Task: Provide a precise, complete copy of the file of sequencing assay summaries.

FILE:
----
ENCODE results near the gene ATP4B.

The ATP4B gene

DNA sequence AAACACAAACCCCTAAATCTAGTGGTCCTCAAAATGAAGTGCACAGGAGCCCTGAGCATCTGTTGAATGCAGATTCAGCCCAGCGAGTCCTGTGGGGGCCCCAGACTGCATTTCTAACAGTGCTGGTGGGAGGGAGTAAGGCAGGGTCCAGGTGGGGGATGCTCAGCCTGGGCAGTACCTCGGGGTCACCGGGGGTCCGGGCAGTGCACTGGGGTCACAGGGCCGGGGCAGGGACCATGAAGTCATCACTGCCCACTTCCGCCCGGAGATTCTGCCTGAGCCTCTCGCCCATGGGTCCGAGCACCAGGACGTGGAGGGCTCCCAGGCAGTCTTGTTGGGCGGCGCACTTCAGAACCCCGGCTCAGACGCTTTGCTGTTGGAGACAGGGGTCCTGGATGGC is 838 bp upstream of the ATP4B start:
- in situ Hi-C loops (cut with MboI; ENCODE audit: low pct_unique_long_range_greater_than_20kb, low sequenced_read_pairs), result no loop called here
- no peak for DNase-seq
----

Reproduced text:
ENCODE results near the gene ATP4B.

The ATP4B gene

DNA sequence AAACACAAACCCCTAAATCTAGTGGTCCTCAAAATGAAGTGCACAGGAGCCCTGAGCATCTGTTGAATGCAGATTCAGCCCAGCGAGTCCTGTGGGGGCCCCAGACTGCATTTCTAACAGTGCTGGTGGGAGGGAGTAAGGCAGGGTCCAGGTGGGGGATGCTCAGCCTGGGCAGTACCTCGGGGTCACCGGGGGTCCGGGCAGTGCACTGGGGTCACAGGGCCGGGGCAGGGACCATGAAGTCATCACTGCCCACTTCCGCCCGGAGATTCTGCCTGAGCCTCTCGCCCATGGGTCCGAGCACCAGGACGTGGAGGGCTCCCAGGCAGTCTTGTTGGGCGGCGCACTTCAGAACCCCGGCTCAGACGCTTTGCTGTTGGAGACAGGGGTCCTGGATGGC is 838 bp upstream of the ATP4B start:
- in situ Hi-C loops (cut with MboI; ENCODE audit: low pct_unique_long_range_greater_than_20kb, low sequenced_read_pairs), result no loop called here
- no peak for DNase-seq